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Whistle-blowing: The Ins and Outs

Headshot for Richard Smoley.

You may be tired of seeing the word “whistleblower” at this point, but the current furor may provide a good opportunity to think about whistleblowing and its consequences.

A whistleblower is, Merriam-Webster’s dictionary tells us, “an employee who brings wrongdoing by an employer or other employees to the attention of a government or law enforcement agency and who is commonly vested by statute with rights and remedies for retaliation.”

Although shipping lettuce and potatoes may seem a world away from high crimes and misdemeanors, malfeasance regularly takes place in the industry, as we see from the dismayingly frequent reports of drug shipments in produce. (Over one busy October weekend, 590 pounds of methamphetamine, 18 pounds of cocaine, 5 pounds of heroin, and 617 pounds of marijuana were found in produce shipments.)

When it comes to smuggling narcotics, the issue is black-and-white, but in many other cases, it isn’t. Acting in response to wrongdoing is “a very risky proposition for an employee who would like to stay working at the company,” says Janice Bellace, professor emeritus of legal studies and business ethics at the Wharton School of business. Whistleblowers face any number of possible consequences, from being ostracized to losing their jobs.

Admittedly, there are laws protecting whistleblowers. The most relevant to the produce industry are those in the Food Safety and Modernization Act (FSMA). By these regulations, employees can bring a complaint with the Secretary of Labor claiming that the company has punished them for whistleblowing. If the Labor Department rules in the employee’s favor, the company must, among other things, “reinstate the complainant to his or her former position together with the compensation of that position (including back pay) and . . . provide compensatory damages to the complainant”.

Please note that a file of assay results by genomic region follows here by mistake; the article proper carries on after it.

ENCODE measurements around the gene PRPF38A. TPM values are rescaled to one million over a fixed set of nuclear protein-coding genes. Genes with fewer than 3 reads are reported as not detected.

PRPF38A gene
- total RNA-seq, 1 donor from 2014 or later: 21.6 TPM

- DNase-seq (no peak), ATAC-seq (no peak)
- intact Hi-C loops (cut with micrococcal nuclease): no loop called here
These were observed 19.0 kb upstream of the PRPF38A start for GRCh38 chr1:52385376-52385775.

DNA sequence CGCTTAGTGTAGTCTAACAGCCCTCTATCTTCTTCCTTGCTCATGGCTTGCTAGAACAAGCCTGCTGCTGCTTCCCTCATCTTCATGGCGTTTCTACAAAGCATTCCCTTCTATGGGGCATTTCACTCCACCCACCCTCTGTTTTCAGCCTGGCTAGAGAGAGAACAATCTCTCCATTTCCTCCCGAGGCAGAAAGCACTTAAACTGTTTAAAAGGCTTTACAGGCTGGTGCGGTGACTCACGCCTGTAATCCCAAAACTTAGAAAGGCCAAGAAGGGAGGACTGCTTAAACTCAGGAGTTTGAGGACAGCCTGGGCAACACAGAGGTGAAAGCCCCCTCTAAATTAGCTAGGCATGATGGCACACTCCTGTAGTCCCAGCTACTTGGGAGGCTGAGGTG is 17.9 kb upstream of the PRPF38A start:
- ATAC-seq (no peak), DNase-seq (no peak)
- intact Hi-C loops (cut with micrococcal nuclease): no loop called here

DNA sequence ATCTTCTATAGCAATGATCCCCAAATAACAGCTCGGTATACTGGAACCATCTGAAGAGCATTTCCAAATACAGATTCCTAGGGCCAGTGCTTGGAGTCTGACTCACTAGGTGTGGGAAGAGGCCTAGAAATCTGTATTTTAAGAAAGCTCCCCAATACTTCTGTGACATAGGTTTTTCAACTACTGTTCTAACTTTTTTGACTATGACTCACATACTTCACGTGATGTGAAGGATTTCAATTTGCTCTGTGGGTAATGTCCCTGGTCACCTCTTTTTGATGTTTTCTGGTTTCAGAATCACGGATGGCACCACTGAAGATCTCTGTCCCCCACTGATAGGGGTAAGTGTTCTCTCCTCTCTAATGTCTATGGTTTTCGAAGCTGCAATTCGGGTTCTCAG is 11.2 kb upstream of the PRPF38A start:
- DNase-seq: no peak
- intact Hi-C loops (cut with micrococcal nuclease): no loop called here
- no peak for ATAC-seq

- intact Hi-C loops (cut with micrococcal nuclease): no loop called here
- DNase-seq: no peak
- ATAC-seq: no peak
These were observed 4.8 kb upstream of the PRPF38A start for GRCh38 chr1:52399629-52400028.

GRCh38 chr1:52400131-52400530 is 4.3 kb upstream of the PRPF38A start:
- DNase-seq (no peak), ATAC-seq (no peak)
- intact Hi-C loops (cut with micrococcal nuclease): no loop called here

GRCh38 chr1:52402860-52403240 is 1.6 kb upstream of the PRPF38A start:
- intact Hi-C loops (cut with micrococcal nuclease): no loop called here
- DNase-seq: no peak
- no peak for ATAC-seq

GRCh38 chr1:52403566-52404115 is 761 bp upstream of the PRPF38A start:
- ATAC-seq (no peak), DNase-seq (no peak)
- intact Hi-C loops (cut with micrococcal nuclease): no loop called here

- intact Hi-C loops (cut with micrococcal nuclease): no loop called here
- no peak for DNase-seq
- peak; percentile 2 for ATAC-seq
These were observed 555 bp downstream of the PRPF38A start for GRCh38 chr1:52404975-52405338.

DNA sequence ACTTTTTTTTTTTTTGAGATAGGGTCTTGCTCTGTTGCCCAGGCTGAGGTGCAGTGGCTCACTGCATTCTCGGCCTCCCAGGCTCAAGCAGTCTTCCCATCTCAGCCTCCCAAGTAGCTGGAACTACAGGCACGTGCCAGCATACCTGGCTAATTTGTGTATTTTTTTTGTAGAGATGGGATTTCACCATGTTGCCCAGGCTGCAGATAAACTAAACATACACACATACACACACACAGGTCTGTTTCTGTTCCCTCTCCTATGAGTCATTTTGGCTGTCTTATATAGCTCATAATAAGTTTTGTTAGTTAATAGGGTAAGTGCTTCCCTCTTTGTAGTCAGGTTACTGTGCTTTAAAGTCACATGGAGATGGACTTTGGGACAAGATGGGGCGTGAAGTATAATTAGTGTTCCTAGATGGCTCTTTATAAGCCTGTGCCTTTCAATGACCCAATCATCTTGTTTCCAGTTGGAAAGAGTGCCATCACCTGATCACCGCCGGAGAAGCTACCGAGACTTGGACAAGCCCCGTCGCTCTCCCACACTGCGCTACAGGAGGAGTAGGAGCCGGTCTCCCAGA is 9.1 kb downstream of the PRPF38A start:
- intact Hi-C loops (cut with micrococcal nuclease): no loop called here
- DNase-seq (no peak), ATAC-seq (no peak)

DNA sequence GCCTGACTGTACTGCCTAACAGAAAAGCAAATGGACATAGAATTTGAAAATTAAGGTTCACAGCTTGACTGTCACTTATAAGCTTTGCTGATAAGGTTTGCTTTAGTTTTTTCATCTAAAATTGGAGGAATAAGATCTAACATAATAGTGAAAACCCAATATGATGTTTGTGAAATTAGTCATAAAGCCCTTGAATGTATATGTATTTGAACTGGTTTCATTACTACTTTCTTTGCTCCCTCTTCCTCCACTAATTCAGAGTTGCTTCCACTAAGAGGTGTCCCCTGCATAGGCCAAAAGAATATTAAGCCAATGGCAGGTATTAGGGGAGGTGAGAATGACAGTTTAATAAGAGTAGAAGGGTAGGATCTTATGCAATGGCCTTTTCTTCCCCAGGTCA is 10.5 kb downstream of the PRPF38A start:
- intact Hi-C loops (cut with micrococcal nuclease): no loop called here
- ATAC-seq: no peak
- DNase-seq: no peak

Not that this necessarily makes things easy. A company can reinstate the complainant to her former position but can still make life very difficult for her in many different ways. The employee also runs the risk of being stigmatized as a troublemaker (gossip has a remarkable agile way of mauling the truth).

The solution? For employees, in the first place, it’s a good idea to know exactly what rules or regulations are being violated. Avoid doing things on your own that may be unethical (such as looking into files for which you have no authorization). You may also want to consult a lawyer who specializes in whistleblowing cases before taking action. But do so discreetly: if the company finds out, they may regard this as a hostile act in its own right.

The decision to point out wrongdoing in the workplace is always going to be a complex one, and in the end, you will have to make it in the light of your own situation. But at the very least, it’s wise to avoid or refuse to do anything you know to be illegal or unethical, even if you are ordered to. This is a matter of self-interest as well as ethics, because shady companies, when caught, try to pass the blame on to the lowest individual on the totem pole.

Furthermore, if your employer has a longstanding tradition of dishonest practices (whether among employees or in management itself), sooner or later you will probably need to find another job.

From the employer’s point of view, ethical leadership is the most important factor. Stating company values is important, but it’s even more important to live by them. Among other things, that means getting rid of the “results at all costs” mentality.

Well Fargo notoriously fell into this trap in 2016, when it was discovered that employees had signed up many customers to accounts without telling them. “Employees were getting the clear message that the company didn’t care that its sales goals were unreasonable. Goals were to be met even if it meant signing up customers to new accounts without their consent or knowledge,” says an article on the Wharton School website.

In a perfect world, there would be no whistleblowers, because there would be no need of them. But that’s not the world we live in.


Richard Smoley, editor for Blue Book Services, Inc., has more than 40 years of experience in magazine writing and editing, and is the former managing editor of California Farmer magazine. A graduate of Harvard and Oxford universities, he has published eleven books.